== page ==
Real-life princesses don’t always get a fairy-tale ending. But in Monaco, tragedy has a tendency to repeat itself.
Now some say that the troubles of Monaco’s Princess Charlene — who returned to Monaco in November after months in South Africa, only to leave again within days for a treatment center — eerily echo those of her late mother-in-law, the former Hollywood star Grace Kelly.
“Grace had a terrible depression through their first years of their marriage not unlike what is going on with Charlene today,” Joel Stratte-McClure, a former journalist who covered Monaco for decades, told The Post. “She was very unhappy.”
A Monaco resident who has known the reigning Grimaldi family for almost 30 years said Charlene has never seemed to fit in with Prince Albert and his siblings.
“She either had this strange air of detachment, like she didn’t care how she was perceived by anyone in Monaco, or else she seemed miserable but without the agency to do anything about it,” the family friend said. “She was very hard to read. She wasn’t like the typical Monaco trophy wife. She wasn’t a gold digger.”
Charlene, 43, returned to the principality Nov. 8 after having been away from her family there — including her husband, Prince Albert, and 6-year-old twins Jacques and Gabriella — since at least early May. She was last seen out in Monaco in January 2020.
The official word from Prince Albert, as well as Princess Charlene’s foundation, was that she was sidelined in her native South Africa because of a sinus infection that required multiple surgeries and treatments, and prevented her from flying home.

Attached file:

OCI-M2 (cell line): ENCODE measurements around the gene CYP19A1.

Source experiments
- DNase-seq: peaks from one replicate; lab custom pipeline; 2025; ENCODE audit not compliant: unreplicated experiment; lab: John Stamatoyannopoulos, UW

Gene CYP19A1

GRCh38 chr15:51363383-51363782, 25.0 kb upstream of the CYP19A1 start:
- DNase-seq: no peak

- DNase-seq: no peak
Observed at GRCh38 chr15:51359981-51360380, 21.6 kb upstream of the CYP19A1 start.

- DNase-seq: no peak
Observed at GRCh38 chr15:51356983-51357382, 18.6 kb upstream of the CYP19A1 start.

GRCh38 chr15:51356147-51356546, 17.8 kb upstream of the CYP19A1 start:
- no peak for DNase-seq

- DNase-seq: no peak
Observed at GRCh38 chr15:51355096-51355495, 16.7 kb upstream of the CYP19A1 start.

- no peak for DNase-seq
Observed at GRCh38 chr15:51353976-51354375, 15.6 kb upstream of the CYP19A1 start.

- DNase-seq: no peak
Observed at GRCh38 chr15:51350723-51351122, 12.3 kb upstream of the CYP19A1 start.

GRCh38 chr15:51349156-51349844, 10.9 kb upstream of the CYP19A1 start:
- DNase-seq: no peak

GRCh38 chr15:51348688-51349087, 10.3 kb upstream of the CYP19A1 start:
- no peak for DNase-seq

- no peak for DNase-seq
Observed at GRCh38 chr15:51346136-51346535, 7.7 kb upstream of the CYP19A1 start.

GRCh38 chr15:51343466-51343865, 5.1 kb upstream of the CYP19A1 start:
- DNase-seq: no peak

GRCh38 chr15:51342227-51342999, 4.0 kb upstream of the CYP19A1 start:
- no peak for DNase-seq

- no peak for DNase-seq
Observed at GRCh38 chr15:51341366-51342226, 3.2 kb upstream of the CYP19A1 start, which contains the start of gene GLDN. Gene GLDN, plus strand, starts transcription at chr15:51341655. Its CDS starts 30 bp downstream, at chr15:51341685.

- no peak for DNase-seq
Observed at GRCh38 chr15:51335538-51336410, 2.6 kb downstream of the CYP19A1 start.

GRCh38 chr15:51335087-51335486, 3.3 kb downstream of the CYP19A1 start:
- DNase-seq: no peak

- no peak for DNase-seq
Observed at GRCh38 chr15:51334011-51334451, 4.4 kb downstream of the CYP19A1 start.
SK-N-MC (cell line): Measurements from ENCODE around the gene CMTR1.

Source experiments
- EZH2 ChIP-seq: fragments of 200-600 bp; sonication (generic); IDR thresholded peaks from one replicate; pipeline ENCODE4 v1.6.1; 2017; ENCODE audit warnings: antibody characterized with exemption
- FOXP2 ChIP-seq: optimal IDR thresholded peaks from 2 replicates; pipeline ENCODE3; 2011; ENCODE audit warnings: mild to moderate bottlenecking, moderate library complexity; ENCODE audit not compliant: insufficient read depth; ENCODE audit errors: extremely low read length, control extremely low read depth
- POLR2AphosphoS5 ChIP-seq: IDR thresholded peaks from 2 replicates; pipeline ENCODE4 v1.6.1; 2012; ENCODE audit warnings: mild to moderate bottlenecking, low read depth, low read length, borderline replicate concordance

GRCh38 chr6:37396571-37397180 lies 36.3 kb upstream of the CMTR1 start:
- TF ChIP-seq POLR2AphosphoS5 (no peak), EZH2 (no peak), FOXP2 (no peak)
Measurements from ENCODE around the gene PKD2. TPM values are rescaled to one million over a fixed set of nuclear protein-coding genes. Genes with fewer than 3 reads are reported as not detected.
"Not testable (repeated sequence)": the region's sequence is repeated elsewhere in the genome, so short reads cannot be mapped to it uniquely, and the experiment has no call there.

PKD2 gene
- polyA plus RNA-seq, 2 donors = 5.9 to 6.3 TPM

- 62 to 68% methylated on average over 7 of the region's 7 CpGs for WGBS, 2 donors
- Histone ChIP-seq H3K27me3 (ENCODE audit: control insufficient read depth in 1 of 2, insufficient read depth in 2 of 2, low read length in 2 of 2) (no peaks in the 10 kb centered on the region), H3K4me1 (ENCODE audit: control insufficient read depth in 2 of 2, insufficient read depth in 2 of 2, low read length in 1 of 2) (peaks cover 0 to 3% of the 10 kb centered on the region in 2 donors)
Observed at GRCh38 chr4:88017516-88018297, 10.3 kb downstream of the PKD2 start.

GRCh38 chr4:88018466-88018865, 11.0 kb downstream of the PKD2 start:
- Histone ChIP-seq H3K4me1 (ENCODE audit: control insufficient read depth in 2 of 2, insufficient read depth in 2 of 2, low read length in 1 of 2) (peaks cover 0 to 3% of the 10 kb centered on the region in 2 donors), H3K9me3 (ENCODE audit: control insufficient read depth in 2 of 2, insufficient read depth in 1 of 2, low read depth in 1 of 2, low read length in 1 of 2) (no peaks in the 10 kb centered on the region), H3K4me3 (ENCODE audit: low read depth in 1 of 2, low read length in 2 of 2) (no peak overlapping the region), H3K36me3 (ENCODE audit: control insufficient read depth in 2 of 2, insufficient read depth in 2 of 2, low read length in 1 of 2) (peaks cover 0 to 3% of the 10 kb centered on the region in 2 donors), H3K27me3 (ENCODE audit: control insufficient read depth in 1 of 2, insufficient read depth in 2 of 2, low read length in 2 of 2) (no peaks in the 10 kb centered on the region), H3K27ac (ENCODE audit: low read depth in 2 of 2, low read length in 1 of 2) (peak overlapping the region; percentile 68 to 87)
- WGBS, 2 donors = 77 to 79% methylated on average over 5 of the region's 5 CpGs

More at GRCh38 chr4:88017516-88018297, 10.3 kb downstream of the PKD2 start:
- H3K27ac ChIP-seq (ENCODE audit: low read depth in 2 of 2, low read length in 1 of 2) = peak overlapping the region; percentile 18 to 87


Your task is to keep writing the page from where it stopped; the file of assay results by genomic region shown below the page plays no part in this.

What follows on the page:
But multiple Monaco sources told The Post that Charlene’s issues are more complicated than anything that’s been reported in the media so far.
The parallels between Charlene and Grace are striking: Both struggled to transition from independent career women to lives as the wives of pampered, autocratic European rulers — in a postage-sized principality smaller than Central Park, where their every move was scrutinized by jealous locals.
“The gossip in Monte Carlo is gossip on a whole other level,” said one expat who has lived on the Riviera for decades. “Only the strong survive.”
Indeed, “You couldn’t go to a dinner party or a bar in Monaco in recent months without hearing gossip about when she was going to come back or if [Charlene] was going to come back,” a source with palace connections told The Post. “But since she came back and all this happened, the talk has gotten serious, like she really is suffering from a depression.”